5. Citric Acid and Water Solution

To make a citric acid and water solution, simply mix one part citric acid with three parts water. To use the solution, pour it into your slow cooker and let it sit for several hours or overnight. Then empty the solution out and rinse the pot thoroughly with clean water. You may need to repeat the process several times if you have a lot of buildup.

6. Fabric Softener and Water Solution

Begin by unplugging the slow cooker and allowing it to cool down completely. Then, fill the inner pot with equal parts of warm water and fabric softener. Next, let the solution sit in the pot for several hours or overnight. The fabric softener will help to break down any mineral deposits that may have formed on the surface of the pot. After soaking, empty out the mixture and scrub away any remaining buildup with a non-abrasive sponge or brush. Rinse thoroughly with warm water and dry before using again.

7. Salt and Ice Soak

First, fill the pot with enough water to cover the affected area and add one cup of ice cubes. Then, sprinkle around half a cup of coarse salt over the ice cubes. Let this mixture sit for at least an hour or until most of the ice melts and dissolves into the water. Afterward, use a soft sponge or brush to scrub away any remaining minerals gently. You can repeat this process if there are still stubborn spots left behind.

8. Boiling Water and Dish Soap Soak

Fill the slow cooker with enough water to cover the mineral buildup. Turn on the heat and let it come to a boil for about 30 minutes. Next, add a few drops of dish soap to the water and mix it well. Let the mixture cool down for another 30 minutes before draining it out. Use a scrub brush or sponge to gently scrub away any remaining mineral buildup.

This method works because boiling water helps loosen up mineral deposits while the dish soap breaks down any remaining residue. It’s important to note that this method may not work for all types of minerals, so it’s best to consult your slow cooker manual or manufacturer for specific cleaning instructions.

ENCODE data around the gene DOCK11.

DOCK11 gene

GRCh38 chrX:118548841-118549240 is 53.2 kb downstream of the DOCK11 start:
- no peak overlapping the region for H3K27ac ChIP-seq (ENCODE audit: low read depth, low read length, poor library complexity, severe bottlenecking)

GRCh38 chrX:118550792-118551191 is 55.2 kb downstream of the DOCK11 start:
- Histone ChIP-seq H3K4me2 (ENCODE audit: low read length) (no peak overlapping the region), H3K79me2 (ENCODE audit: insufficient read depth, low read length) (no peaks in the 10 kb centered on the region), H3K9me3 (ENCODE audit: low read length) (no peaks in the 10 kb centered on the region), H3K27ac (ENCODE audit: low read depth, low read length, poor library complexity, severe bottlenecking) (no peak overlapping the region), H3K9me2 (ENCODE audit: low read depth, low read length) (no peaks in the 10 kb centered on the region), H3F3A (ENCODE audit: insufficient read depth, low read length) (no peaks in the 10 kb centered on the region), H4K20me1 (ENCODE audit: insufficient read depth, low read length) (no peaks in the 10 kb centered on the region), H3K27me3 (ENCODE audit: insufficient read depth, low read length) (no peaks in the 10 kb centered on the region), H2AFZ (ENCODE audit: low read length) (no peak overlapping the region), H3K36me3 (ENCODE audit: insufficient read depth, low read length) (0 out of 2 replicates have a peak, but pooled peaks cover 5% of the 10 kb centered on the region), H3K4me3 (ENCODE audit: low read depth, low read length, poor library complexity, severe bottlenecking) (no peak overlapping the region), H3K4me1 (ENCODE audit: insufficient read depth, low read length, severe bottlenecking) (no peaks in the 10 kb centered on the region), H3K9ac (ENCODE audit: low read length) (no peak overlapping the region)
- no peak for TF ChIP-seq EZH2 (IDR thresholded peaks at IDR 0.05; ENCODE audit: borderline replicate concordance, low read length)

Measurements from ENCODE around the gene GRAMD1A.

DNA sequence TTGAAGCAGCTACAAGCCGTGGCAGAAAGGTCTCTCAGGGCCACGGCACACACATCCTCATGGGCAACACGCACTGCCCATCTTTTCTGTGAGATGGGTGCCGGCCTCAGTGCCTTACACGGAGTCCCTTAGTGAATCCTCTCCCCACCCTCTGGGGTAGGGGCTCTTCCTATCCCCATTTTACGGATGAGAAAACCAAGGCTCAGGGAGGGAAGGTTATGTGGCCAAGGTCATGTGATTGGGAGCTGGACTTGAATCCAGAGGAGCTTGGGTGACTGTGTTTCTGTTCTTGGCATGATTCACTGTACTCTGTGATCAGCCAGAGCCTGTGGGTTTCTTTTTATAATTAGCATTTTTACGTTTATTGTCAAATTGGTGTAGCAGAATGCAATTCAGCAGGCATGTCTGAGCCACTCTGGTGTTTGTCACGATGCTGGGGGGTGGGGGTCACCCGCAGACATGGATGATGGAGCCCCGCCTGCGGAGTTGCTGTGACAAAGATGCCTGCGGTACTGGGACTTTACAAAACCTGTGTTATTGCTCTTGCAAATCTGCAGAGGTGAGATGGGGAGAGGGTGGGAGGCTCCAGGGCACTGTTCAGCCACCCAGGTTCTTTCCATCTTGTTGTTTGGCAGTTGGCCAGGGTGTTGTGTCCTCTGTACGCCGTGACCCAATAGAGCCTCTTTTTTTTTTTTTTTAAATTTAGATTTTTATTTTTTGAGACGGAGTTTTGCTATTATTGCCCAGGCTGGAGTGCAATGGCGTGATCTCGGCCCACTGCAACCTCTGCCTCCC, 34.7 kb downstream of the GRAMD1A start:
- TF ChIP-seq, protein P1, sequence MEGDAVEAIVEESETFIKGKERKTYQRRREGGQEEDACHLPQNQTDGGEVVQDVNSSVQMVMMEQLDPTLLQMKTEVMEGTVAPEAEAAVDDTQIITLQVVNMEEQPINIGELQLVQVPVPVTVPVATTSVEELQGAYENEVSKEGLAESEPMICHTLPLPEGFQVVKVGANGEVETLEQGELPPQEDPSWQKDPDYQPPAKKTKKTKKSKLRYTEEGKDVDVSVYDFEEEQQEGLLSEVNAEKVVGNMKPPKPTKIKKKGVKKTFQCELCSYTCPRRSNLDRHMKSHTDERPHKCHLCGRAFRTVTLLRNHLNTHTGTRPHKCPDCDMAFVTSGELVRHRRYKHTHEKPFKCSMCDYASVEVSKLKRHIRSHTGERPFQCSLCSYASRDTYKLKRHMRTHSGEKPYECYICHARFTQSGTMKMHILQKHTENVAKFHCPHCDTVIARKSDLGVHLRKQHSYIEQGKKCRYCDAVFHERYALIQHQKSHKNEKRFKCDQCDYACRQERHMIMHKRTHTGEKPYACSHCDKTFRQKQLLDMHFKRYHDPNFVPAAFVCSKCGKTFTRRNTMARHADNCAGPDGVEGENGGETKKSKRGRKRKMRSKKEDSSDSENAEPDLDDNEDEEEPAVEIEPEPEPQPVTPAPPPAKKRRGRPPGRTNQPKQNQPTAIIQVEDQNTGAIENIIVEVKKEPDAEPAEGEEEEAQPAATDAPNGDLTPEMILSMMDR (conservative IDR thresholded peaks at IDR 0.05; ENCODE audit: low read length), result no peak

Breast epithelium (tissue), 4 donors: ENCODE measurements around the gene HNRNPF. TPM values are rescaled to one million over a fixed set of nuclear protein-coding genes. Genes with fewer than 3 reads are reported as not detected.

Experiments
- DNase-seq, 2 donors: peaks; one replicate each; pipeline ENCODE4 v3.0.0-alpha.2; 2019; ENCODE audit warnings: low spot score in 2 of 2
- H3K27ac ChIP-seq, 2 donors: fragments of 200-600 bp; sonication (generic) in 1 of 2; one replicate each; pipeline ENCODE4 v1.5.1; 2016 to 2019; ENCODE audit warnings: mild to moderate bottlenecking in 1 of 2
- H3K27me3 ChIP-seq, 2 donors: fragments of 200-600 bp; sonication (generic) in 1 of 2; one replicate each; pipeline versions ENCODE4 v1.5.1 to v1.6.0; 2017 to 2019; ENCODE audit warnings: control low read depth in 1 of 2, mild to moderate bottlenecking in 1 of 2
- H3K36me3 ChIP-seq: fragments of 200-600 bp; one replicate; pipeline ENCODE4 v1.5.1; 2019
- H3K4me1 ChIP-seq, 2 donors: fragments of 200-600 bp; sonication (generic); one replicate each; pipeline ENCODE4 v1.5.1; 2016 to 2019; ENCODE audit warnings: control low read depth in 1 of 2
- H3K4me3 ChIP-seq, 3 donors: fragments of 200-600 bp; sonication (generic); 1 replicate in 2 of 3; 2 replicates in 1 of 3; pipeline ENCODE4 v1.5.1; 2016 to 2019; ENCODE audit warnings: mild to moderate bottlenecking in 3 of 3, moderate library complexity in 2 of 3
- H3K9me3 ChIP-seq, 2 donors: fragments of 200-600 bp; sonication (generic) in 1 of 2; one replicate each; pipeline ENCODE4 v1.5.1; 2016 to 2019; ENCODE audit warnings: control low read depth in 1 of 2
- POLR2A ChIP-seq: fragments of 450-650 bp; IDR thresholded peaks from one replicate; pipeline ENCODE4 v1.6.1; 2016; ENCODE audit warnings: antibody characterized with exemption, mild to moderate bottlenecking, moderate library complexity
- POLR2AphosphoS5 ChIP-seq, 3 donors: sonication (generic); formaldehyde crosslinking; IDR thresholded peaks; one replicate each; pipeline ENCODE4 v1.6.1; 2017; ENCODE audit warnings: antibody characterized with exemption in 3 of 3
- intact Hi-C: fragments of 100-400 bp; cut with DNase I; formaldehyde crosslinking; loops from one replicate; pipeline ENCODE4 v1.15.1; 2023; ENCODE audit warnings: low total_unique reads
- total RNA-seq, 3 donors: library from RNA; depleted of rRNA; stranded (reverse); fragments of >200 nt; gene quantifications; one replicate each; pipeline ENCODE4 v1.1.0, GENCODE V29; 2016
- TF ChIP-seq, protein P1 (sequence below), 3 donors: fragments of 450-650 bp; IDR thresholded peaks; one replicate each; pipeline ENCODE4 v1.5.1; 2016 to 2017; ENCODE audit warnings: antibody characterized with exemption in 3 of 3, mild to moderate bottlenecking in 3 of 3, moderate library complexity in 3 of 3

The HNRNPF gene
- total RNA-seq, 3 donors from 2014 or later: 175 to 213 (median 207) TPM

9. Cream of Tartar and Water Paste

To make the paste, mix cream of tartar with enough water to form a thick paste. Apply the paste generously on the affected areas and let it sit for at least 30 minutes. Then, scrub the surface with a soft-bristled brush or sponge until all traces of mineral buildup are removed.

10. Commercial Slow Cooker Cleaner

To use a commercial slow cooker cleaner, simply follow the instructions on the packaging. Typically, you’ll need to mix the cleaner with water and let it sit in your slow cooker for a certain amount of time before rinsing it out thoroughly. Some cleaners may also require additional scrubbing or soaking for particularly stubborn mineral buildup.


Getting rid of mineral buildup in the slow cooker is not a difficult task. The most effective way to remove mineral deposits is by using white vinegar, baking soda, and water. These ingredients are readily available and affordable. However, prevention is always better than cure, so it’s essential to clean the slow cooker after every use and avoid using hard water for cooking. By following these simple tips, you can extend the lifespan of your slow cooker and ensure that your meals remain healthy and delicious. So go ahead and try these methods today.

Leave a Comment